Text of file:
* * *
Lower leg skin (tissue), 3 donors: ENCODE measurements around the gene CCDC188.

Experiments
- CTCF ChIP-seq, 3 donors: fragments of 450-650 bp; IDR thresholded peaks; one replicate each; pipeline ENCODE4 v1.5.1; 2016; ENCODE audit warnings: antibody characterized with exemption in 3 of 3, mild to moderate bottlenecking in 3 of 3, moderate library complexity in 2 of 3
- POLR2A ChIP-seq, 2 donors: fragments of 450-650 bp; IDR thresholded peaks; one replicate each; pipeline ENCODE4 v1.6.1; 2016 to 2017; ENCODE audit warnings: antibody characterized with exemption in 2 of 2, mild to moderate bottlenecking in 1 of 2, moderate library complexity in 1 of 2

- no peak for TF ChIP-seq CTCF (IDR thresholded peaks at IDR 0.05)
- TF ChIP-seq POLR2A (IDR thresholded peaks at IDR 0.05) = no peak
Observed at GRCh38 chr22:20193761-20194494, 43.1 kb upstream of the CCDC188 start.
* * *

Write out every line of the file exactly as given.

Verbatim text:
Lower leg skin (tissue), 3 donors: ENCODE measurements around the gene CCDC188.

Experiments
- CTCF ChIP-seq, 3 donors: fragments of 450-650 bp; IDR thresholded peaks; one replicate each; pipeline ENCODE4 v1.5.1; 2016; ENCODE audit warnings: antibody characterized with exemption in 3 of 3, mild to moderate bottlenecking in 3 of 3, moderate library complexity in 2 of 3
- POLR2A ChIP-seq, 2 donors: fragments of 450-650 bp; IDR thresholded peaks; one replicate each; pipeline ENCODE4 v1.6.1; 2016 to 2017; ENCODE audit warnings: antibody characterized with exemption in 2 of 2, mild to moderate bottlenecking in 1 of 2, moderate library complexity in 1 of 2

- no peak for TF ChIP-seq CTCF (IDR thresholded peaks at IDR 0.05)
- TF ChIP-seq POLR2A (IDR thresholded peaks at IDR 0.05) = no peak
Observed at GRCh38 chr22:20193761-20194494, 43.1 kb upstream of the CCDC188 start.